[–]Consumer451[S] 17 points18 points  (0 children)

Sorry about your dad. My mom had a bad stroke 5 years ago. The first day after, she had forgotten English, and reverted back to her native tongue. It took a couple years, but she has recovered to 100%.

I was able to take a month off of work and go to each appointment with her after she left the hospital. One thing I did was to get a hard copy of each visit’s results on paper and CD for scans, and made a binder. I would present that binder at each office, and the nurses would be amazed by my 7th grade Trapper Keeper technology.

I also fired her neurologist that left work early on a Friday instead of waiting on a result to come in. I finally got her into a “system” that had coordinated records and care. That made a world of difference.

The whole thing made me realize that there is such a thing as a Medical Advocate, and I was her’s. Don’t be afraid to ask questions and represent your dad’s best interests!

Edit: clarity

[–]mikenmar 1 point2 points  (0 children)

The title of the post is incorrect. It should say "cancer" not "respiratory illness."

[–]rikijamie 7 points8 points  (5 children)

Given how much it costs in the US thats absolutely disgusting.

[–]celica18l 1 point2 points  (4 children)

Had my gallbladder out. Hospital Outpatient. Was there for less than 4 hours $12,000.

I had a baby c-section was there for 3 days 16,000. Same hospital.

My first baby was $14,000 4 years previous.

[–]hangmanstree 1 point2 points  (0 children)

shame on you for not having medicaid

[–]Avarian_Walrus 3 points4 points  (2 children)

All would have been $0 in a sane country. All for 1-2% extra tax. Which is worth it to have all your fellow country men and women cared for.

Any truly patriotic American should be for universal healthcare.

[–]rikijamie 0 points1 point  (0 children)

Im from the UK but now live in Canada. $0 for all that. The only thing that cost was after care pain meds and antibiotics and even that's cheaper than the US.

I had a hernia op a few years ago $0 Wife had surgery for 2-3 hours 2 days ago $0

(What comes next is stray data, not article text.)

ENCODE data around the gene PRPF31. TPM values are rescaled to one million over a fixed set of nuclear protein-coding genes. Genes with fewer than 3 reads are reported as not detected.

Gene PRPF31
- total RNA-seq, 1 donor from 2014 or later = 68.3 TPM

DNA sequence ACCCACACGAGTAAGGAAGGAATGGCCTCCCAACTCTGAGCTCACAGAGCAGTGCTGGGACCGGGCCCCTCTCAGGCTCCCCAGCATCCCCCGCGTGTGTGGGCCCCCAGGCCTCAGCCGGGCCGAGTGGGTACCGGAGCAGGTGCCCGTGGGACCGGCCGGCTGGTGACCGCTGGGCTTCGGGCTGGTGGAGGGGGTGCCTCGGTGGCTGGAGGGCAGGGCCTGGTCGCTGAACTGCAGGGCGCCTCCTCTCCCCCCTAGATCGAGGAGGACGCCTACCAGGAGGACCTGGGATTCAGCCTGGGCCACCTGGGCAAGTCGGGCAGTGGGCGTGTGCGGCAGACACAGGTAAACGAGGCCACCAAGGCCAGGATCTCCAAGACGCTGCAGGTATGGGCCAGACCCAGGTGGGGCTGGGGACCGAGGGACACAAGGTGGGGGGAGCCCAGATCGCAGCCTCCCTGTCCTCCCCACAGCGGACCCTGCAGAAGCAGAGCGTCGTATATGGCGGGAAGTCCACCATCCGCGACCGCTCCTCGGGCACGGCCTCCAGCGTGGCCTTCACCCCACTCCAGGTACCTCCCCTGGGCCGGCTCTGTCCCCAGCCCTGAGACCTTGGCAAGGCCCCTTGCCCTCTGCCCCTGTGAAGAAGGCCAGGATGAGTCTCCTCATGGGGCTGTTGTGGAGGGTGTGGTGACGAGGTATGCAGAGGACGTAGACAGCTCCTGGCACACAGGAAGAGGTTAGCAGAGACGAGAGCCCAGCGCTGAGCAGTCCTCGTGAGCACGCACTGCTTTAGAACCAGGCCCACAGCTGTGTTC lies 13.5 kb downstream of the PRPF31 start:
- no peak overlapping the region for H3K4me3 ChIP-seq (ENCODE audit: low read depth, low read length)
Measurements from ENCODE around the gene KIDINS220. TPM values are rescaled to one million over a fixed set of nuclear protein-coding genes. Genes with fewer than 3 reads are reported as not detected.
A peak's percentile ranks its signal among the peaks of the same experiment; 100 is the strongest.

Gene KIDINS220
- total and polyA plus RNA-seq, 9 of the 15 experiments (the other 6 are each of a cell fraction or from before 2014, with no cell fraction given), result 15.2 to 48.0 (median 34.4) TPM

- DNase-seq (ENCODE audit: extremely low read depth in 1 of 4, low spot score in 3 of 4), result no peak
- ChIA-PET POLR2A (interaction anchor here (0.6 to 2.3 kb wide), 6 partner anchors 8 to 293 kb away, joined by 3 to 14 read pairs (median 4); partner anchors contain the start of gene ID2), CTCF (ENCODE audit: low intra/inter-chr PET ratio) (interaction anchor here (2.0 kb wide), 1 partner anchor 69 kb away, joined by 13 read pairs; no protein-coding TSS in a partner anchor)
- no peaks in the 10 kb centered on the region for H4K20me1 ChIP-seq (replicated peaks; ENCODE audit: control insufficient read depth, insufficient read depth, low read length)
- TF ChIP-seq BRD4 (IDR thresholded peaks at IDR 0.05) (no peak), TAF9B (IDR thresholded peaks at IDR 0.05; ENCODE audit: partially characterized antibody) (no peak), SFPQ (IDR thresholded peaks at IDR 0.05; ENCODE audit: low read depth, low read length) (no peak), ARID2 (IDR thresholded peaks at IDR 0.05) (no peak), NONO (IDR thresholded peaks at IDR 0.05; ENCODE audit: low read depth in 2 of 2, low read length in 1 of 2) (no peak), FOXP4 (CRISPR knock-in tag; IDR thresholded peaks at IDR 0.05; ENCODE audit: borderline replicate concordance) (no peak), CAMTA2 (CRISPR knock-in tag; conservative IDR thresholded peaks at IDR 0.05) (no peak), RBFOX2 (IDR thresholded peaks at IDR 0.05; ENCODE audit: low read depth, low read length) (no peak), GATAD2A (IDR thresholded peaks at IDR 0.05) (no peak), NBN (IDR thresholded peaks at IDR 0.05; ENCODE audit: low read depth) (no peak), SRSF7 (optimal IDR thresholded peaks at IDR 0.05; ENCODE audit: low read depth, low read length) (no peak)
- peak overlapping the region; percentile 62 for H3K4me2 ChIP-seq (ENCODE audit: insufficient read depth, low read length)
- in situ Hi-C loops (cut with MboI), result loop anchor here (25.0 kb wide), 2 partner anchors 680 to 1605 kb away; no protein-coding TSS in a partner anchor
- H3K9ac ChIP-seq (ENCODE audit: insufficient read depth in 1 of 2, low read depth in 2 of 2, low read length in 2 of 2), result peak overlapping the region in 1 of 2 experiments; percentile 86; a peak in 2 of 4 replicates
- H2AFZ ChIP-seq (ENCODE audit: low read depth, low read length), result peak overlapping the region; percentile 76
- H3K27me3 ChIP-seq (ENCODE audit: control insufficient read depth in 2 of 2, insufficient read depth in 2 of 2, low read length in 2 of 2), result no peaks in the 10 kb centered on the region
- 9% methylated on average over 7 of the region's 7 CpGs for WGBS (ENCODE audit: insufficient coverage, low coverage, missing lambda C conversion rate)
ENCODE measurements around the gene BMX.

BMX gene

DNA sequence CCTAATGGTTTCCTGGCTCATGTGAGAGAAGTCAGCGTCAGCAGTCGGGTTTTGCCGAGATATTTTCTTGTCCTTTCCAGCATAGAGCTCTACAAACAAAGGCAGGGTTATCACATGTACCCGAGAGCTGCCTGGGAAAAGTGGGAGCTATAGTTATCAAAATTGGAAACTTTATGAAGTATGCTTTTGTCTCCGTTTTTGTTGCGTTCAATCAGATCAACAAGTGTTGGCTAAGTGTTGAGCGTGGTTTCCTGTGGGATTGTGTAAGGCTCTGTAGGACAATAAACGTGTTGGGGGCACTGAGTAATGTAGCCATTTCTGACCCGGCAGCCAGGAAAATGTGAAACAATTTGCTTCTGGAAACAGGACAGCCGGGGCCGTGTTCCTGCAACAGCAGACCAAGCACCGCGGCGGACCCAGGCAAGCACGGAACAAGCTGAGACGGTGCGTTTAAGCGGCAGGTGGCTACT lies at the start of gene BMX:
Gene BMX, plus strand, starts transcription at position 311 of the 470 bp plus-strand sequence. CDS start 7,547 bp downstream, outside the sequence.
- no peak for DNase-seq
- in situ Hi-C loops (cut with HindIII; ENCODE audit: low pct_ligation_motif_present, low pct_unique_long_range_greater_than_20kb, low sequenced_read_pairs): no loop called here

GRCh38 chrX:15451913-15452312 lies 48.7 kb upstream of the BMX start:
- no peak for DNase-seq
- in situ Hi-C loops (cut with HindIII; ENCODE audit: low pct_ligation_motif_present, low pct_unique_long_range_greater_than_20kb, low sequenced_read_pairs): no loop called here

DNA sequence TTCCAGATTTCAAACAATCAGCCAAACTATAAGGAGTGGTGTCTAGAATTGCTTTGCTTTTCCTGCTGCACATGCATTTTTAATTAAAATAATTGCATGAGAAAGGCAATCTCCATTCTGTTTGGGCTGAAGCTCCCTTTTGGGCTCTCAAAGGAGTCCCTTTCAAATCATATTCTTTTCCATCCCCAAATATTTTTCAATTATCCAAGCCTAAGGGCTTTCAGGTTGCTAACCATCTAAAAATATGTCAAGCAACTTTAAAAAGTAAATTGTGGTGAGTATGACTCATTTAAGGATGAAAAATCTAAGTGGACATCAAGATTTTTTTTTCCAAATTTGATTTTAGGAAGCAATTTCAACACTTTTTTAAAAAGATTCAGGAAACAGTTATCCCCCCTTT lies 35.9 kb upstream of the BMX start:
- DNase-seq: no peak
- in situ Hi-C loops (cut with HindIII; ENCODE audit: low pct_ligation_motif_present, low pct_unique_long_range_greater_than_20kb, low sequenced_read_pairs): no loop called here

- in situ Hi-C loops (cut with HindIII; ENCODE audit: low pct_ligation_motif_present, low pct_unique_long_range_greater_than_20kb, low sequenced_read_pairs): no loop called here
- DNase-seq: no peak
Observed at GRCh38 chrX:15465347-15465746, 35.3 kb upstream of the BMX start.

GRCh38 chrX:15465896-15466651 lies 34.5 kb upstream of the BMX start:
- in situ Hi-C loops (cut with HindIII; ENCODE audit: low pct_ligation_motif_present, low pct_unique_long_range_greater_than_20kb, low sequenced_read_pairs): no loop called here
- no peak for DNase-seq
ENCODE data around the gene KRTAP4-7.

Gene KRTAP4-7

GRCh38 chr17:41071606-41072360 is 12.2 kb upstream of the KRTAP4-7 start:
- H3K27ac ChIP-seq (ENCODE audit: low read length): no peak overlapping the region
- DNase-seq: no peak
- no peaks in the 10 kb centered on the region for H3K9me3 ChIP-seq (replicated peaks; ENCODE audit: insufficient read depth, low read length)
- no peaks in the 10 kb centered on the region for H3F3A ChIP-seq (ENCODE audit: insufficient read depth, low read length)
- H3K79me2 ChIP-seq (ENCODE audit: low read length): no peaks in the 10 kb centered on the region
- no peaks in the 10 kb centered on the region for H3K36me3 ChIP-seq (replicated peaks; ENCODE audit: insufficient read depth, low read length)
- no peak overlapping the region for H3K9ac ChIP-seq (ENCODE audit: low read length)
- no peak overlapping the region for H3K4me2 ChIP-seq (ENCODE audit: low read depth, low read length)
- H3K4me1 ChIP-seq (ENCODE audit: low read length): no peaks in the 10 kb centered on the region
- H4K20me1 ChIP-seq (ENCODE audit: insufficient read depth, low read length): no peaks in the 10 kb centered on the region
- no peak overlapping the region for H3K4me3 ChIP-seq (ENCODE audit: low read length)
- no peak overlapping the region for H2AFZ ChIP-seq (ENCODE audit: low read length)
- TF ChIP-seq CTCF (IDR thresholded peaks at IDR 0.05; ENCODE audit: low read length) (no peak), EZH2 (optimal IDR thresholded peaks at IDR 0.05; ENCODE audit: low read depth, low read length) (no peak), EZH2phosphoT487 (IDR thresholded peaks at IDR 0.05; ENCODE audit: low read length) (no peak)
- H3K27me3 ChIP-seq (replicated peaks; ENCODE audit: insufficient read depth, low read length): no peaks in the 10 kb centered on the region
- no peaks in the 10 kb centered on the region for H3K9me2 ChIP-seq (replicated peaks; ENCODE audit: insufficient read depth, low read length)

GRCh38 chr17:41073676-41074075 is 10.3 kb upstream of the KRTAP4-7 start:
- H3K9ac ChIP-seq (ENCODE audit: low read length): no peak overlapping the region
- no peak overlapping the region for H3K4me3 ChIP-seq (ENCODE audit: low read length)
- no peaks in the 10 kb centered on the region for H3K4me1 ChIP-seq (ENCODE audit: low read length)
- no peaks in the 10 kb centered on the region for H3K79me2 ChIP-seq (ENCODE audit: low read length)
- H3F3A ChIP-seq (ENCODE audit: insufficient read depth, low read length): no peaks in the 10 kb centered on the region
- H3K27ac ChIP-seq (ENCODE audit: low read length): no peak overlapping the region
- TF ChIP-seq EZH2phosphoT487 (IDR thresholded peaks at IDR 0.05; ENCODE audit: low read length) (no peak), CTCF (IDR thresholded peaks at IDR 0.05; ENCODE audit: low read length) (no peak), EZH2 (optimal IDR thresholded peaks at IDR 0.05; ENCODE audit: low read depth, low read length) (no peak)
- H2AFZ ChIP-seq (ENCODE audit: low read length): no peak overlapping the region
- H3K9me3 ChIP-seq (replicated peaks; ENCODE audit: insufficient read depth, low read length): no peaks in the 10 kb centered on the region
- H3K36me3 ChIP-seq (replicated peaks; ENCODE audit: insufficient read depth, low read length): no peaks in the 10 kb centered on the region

I will say though. The health care system in Canada is far superior to the UKs NHS

[–]celica18l 0 points1 point  (0 children)

Yep. Lucky for me my husband has a great job with benefits we pay $2400 a year for insurance premiums.

I would love National Healthcare but the current regime doesn’t believe that poor people should have healthcare.

[–]TheMechanicalguy 3 points4 points  (17 children)

I used to work at a name brand hospital. I was friends with a few of the doctors. One night I went to the unit one of them was working to bring coffee and chat a bit. I asked her what she was doing. She said the patient was going downhill and she was rewriting the chart to show a gradual decline rather than a fall off the cliff decline that was now happening.

[–]gloveshack 6 points7 points  (5 children)

What's a "name brand" hospital?

[–]_Z_E_R_O 2 points3 points  (0 children)

Probably one of the mega-corporations that is buying and merging small hospital systems into large ones nationwide.

[–]MyLifeInRage_ 1 point2 points  (0 children)

Costco Clinic. Aisle 3 for Cardiology OPD.

[–]TheMechanicalguy 0 points1 point  (2 children)

One that is well known & huge.

[–]chevymonza 1 point2 points  (0 children)

There's a hospital a few towns over that's practically a county in itself. Pretty intimidating, very easy to get lost inside/outside.

[–]gloveshack 0 points1 point  (0 children)

So a sandwich spread?

[–]Rarvyn 5 points6 points  (2 children)

Somehow I doubt the veracity of this story.

It may have been the doctor said they were documenting in the chart to show that there was a gradual decline, rather than the fall off the cliff that there appeared to be down (as the events in between had not been adequately documented). That's normal, standard, and not an error in any way.